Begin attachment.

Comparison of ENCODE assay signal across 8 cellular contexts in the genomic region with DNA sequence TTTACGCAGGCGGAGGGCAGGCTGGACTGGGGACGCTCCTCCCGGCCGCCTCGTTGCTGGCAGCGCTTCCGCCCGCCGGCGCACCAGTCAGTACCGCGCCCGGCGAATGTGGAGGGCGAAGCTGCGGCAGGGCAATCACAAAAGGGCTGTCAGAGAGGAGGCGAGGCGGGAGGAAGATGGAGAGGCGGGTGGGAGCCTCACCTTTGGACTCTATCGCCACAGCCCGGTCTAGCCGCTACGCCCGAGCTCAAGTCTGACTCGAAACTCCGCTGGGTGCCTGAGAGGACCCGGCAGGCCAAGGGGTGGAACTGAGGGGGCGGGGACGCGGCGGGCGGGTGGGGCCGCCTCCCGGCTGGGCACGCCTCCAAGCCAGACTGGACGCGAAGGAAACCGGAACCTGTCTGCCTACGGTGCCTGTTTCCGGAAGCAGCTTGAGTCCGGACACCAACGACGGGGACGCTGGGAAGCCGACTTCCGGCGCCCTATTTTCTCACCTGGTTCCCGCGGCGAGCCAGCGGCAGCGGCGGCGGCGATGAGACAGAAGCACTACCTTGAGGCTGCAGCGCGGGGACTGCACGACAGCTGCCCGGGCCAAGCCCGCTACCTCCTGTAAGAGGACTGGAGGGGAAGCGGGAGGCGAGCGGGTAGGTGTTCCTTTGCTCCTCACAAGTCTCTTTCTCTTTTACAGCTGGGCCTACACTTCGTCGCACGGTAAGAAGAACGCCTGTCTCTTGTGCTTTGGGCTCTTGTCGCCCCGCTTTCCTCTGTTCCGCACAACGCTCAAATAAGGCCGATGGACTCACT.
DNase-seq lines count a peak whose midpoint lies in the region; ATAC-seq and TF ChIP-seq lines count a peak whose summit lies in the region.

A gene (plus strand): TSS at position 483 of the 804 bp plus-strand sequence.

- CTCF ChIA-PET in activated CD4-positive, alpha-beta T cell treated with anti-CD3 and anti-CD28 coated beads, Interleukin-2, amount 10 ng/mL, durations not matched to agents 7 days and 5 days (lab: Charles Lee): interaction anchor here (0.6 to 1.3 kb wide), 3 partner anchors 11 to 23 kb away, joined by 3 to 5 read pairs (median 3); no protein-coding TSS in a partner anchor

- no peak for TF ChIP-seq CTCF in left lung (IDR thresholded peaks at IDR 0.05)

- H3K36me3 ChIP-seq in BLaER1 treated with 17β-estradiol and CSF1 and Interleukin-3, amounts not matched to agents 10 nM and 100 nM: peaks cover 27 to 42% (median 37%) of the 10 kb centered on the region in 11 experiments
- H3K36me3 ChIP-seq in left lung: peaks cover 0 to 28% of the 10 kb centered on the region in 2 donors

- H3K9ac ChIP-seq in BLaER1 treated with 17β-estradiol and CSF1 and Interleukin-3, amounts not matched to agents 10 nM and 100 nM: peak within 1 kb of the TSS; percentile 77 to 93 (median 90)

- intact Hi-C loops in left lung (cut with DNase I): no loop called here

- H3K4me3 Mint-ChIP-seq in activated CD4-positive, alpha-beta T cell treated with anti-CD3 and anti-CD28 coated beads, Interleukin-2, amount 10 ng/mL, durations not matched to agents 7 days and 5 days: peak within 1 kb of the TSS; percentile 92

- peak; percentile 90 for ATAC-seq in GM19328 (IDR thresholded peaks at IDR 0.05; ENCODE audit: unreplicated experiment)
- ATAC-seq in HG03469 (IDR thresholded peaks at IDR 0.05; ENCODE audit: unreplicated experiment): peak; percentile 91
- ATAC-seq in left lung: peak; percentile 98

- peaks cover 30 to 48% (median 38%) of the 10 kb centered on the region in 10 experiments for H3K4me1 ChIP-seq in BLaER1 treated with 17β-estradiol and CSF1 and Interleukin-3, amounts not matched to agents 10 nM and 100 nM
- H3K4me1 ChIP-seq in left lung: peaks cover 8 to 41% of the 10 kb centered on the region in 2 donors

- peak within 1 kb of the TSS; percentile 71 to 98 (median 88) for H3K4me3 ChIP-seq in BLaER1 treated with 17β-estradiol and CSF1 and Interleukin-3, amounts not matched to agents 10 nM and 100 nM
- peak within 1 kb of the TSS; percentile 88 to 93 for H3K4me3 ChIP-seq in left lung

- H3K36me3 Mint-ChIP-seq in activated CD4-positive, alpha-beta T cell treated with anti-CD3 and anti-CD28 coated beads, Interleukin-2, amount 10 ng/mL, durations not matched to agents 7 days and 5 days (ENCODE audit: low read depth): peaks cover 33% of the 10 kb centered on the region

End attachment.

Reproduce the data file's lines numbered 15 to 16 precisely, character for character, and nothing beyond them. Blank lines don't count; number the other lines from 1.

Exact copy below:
- H3K4me1 ChIP-seq in left lung: peaks cover 8 to 41% of the 10 kb centered on the region in 2 donors

- peak within 1 kb of the TSS; percentile 71 to 98 (median 88) for H3K4me3 ChIP-seq in BLaER1 treated with 17β-estradiol and CSF1 and Interleukin-3, amounts not matched to agents 10 nM and 100 nM